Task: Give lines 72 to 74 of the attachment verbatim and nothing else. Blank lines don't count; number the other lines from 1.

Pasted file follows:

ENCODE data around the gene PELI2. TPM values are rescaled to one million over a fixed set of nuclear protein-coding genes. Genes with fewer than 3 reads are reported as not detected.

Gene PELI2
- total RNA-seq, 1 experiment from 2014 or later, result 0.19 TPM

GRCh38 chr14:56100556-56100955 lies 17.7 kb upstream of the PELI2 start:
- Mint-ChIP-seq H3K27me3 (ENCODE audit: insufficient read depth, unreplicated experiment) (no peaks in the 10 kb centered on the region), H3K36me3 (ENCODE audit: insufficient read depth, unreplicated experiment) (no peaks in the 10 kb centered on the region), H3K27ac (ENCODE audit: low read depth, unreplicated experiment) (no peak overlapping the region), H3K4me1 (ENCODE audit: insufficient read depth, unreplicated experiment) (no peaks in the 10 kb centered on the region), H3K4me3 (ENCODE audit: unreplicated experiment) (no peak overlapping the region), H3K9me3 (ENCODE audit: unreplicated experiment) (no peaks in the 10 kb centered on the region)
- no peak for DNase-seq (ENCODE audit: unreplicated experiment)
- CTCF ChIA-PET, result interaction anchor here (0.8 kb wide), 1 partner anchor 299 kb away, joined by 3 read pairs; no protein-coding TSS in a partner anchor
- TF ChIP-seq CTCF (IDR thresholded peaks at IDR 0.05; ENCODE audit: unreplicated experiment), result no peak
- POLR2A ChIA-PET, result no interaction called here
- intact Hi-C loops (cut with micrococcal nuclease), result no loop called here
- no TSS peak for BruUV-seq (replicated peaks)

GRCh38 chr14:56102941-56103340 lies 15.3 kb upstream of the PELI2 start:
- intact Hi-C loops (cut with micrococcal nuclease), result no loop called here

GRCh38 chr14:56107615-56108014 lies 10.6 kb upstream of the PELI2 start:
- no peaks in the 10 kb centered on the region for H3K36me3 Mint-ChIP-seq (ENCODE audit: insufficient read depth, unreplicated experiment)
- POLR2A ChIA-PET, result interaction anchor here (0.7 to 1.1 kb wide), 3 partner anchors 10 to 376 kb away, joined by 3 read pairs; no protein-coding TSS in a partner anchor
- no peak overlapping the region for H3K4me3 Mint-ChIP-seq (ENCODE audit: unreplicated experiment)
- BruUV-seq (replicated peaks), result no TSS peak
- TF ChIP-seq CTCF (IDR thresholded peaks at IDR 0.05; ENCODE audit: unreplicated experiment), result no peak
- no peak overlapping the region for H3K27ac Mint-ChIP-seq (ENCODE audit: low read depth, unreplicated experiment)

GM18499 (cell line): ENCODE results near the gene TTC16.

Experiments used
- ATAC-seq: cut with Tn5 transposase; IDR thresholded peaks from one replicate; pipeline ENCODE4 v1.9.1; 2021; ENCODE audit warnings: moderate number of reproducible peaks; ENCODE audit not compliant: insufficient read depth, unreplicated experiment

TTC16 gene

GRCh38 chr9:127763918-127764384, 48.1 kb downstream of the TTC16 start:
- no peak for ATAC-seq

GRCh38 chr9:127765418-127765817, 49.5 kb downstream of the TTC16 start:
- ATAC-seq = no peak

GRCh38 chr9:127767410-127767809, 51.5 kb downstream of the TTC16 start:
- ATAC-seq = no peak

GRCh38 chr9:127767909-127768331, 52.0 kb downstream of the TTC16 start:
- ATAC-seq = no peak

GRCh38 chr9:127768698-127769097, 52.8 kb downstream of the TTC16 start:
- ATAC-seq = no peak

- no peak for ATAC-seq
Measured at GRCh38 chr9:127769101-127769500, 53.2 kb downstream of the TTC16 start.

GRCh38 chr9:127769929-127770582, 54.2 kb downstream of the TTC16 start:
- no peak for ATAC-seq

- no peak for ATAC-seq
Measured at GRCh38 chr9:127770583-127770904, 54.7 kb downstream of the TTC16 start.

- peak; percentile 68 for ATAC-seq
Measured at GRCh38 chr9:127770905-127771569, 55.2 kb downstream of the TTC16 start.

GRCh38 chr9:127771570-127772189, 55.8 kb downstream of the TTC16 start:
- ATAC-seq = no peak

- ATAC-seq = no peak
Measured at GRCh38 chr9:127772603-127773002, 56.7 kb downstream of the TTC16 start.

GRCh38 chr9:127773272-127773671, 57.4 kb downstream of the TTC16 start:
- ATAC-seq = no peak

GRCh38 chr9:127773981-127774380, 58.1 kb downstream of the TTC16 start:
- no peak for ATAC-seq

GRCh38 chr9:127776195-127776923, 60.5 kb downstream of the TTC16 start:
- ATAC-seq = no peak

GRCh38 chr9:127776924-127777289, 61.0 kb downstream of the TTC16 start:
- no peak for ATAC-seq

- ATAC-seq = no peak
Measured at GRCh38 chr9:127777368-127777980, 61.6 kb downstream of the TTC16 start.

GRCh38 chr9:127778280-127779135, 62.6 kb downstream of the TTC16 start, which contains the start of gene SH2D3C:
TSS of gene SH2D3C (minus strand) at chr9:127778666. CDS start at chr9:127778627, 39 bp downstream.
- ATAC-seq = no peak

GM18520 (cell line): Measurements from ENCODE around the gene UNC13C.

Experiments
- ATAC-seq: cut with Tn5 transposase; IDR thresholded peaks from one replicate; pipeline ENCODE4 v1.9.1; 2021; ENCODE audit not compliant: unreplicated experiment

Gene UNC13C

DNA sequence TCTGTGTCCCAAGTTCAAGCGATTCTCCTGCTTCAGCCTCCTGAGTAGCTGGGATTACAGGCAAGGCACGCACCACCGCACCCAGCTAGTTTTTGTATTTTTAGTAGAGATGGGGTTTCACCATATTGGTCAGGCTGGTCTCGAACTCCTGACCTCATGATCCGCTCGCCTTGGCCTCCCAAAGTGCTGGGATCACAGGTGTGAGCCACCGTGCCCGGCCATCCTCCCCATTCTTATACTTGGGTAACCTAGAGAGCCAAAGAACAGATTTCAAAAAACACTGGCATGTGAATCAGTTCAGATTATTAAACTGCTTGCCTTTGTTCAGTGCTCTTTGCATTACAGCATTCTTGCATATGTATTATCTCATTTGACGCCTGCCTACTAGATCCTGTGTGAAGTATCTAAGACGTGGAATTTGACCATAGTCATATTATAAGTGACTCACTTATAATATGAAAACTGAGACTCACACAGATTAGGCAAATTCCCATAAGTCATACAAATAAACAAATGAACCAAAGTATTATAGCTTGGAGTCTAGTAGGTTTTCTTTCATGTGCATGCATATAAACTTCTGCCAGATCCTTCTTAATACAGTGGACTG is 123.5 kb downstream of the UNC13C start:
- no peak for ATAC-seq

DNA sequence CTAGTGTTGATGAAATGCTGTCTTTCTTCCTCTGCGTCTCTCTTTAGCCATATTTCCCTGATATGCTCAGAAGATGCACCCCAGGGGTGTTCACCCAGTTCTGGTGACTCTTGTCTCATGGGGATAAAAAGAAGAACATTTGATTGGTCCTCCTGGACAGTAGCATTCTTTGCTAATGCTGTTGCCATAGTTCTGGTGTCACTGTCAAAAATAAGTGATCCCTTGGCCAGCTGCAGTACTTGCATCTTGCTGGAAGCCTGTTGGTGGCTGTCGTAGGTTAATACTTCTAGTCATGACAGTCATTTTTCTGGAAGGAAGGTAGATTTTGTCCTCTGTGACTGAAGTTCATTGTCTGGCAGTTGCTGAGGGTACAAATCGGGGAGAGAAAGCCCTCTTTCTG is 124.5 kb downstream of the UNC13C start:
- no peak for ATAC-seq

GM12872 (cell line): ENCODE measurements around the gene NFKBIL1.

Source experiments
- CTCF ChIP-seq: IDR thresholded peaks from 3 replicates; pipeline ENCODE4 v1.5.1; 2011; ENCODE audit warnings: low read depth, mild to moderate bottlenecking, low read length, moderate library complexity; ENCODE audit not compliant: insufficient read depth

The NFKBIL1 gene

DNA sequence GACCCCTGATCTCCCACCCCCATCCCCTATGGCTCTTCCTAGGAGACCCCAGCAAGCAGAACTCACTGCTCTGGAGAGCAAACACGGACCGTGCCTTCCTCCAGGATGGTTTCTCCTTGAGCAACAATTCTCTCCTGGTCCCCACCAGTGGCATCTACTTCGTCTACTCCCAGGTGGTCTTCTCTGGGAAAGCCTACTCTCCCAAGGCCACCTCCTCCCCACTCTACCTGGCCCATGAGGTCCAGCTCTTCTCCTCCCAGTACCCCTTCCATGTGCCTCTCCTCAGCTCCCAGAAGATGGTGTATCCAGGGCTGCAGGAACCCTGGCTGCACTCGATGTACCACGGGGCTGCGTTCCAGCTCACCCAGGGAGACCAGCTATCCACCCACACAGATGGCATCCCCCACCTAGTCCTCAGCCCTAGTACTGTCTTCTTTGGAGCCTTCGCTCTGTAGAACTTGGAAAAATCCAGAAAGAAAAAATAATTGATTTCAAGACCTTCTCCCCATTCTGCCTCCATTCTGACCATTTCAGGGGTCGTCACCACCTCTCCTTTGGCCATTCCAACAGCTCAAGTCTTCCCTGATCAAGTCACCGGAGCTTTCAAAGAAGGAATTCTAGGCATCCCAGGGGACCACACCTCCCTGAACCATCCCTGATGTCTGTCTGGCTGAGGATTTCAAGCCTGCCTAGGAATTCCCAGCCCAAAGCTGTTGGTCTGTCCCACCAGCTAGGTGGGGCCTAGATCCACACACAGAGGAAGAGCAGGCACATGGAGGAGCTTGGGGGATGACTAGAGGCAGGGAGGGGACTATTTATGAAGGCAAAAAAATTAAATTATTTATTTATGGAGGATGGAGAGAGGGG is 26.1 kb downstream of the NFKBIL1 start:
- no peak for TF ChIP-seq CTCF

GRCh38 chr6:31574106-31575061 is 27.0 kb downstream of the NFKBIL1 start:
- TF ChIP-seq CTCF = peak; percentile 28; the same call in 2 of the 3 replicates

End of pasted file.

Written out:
DNA sequence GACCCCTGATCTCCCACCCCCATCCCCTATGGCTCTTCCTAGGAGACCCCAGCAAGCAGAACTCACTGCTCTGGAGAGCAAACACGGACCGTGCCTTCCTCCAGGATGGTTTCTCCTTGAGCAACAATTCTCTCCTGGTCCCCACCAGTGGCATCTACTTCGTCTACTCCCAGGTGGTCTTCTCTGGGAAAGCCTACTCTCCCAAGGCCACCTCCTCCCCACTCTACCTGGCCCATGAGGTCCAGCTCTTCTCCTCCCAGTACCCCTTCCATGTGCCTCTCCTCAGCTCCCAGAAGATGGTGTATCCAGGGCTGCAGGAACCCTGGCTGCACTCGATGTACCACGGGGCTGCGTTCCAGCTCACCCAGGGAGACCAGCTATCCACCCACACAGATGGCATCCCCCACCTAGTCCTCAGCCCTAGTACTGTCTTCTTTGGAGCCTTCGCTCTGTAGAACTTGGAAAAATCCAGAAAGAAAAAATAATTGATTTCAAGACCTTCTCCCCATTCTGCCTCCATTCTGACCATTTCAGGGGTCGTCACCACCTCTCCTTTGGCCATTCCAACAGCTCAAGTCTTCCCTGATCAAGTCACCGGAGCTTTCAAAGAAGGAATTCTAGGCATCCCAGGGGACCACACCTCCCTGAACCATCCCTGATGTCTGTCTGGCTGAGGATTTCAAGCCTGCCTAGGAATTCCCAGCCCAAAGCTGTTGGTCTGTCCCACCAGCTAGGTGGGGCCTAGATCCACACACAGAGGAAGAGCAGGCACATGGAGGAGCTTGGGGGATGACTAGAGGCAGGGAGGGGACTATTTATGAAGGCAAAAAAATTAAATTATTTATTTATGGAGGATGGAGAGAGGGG is 26.1 kb downstream of the NFKBIL1 start:
- no peak for TF ChIP-seq CTCF

GRCh38 chr6:31574106-31575061 is 27.0 kb downstream of the NFKBIL1 start: